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China In Eurasia Briefing: The Belt And Road Adapts To Russia’s War

An aerial view shows containers and cargo vessels at the Qingdao port in China’s Shandong Province in May.

Welcome back to the China In Eurasia briefing, an RFE/RL newsletter tracking China’s resurgent influence from Eastern Europe to Central Asia.

I’m RFE/RL correspondent Reid Standish and here’s what I’m following right now.

The Kremlin’s invasion of Ukraine has upended Russia’s importance as an overland shipping route along China’s Belt and Road (BRI), forcing Beijing to pursue alternatives in Central Asia and the Caucasus, I reported here.

Finding Perspective: The main alternative is the roughly 6,500-kilometer network of roads, railroads, and ports stretching across Kazakhstan, the Caspian Sea, Azerbaijan, Georgia, Turkey, and into Europe known as the Trans-Caspian International Transport Route or the Middle Corridor of the BRI.

Russia became the preferred route for Chinese freight carriers and cargo shippers due to fewer customs checks and lower costs, accounting for 68 percent of westbound traffic and 82 percent of eastbound traffic in 2021 between China and the European Union.

But with many large companies and shipping firms unable or unwilling to rely on transport through Russia due to sanctions, Moscow’s February invasion is changing that.

According to the Trans-Caspian International Transport Route Association, cargo shipments across Central Asia and the Caucasus are expected to reach 3.2 million metric tons in 2022, a sixfold increase over the previous year.

In addition to buy-ins from Chinese companies and the state, local governments along the route are moving to capitalize on the shift with a flurry of meetings, pledges, and formal agreements over the past few months between officials from Azerbaijan, Georgia, Kazakhstan, Romania, and Turkey.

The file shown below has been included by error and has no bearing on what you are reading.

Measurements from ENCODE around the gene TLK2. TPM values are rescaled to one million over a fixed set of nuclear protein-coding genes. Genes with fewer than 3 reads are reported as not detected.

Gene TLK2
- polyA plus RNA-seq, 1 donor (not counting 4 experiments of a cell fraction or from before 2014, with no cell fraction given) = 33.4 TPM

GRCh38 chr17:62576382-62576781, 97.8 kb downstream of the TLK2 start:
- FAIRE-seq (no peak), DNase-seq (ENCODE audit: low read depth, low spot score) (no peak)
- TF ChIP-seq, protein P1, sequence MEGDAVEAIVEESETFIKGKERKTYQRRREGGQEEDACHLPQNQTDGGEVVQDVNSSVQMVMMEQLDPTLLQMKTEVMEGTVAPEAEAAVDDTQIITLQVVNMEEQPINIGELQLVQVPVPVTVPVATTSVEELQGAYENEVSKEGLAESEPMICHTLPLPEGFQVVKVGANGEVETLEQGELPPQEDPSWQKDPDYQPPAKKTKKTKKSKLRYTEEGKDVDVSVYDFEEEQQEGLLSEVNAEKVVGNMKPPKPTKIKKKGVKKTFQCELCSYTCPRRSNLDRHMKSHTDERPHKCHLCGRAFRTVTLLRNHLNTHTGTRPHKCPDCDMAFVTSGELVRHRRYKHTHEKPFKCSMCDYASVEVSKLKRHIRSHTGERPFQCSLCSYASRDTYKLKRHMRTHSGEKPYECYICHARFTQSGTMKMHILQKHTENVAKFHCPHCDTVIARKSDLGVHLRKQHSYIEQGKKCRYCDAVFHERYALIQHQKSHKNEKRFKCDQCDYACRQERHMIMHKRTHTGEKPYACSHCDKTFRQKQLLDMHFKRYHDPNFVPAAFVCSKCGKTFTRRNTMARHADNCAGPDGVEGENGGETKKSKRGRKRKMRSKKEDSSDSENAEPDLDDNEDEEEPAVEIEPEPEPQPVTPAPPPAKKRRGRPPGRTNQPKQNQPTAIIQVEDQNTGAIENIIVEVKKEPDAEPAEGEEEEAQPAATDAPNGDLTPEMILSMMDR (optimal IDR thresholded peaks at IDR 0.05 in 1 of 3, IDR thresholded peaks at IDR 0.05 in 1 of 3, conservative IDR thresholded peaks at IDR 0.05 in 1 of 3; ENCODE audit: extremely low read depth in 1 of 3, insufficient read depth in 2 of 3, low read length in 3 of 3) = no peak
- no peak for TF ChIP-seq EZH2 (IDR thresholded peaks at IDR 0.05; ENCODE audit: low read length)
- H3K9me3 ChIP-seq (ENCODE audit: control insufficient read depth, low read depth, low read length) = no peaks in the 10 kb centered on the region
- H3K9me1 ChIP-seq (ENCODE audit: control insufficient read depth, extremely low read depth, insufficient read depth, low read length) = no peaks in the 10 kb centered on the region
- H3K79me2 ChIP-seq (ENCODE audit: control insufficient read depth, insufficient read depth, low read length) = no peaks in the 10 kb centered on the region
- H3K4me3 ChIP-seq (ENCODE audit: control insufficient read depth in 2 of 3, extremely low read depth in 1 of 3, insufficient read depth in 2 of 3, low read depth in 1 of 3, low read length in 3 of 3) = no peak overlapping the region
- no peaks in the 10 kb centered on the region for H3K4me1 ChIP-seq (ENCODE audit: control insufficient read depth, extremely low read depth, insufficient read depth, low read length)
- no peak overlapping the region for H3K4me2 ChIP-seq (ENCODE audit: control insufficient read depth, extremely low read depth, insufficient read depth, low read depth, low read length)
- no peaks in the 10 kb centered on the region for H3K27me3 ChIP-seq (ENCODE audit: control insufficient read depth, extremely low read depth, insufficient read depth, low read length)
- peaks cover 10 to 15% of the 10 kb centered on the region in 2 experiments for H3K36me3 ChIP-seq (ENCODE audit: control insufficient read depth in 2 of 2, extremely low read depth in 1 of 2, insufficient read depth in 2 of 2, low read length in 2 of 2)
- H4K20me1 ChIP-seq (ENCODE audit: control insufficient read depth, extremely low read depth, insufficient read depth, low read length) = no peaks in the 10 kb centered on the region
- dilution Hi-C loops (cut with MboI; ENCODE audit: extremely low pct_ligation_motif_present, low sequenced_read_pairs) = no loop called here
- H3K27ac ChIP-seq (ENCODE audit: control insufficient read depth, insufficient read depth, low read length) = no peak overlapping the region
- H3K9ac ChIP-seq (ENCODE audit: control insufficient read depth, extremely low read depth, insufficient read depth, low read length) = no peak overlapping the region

That trend looks set to continue over the summer, as well, with the Uzbek and Georgian foreign ministers inking a two-year cooperation pact on July 19 to improve and develop more transportation infrastructure to help move goods east and west on their way between China and Europe.

Why It Matters: As Andreea Brinza, vice president of the Romanian Institute for the Study of the Asia-Pacific, told me, the shift to the Middle Corridor highlights the fluid nature of the BRI and how quickly investment can materialize when it is motivated by necessity on the Chinese side.

But the shocks from the war are unlikely to stop there, and Beijing won’t be satisfied with only building up one alternative as it adapts away from relying heavily on shipping through Russia, Emil Avdaliani from the European University in Tbilisi and director of Middle East studies at the Georgian think tank Geocase told me.

“We are in the process of the BRI adapting to [big] changes, namely, [the] near total halt of transit through Russia,” he said. “Several interlinked developments have taken place that show [major] shifts in Eurasian connectivity patterns are [under way].”

Read More

● For another look at how the war in Ukraine is affecting the BRI and Chinese investment in Russia, read this investigation from April by my colleagues at RFE/RL’s Tatar-Bashkir Service.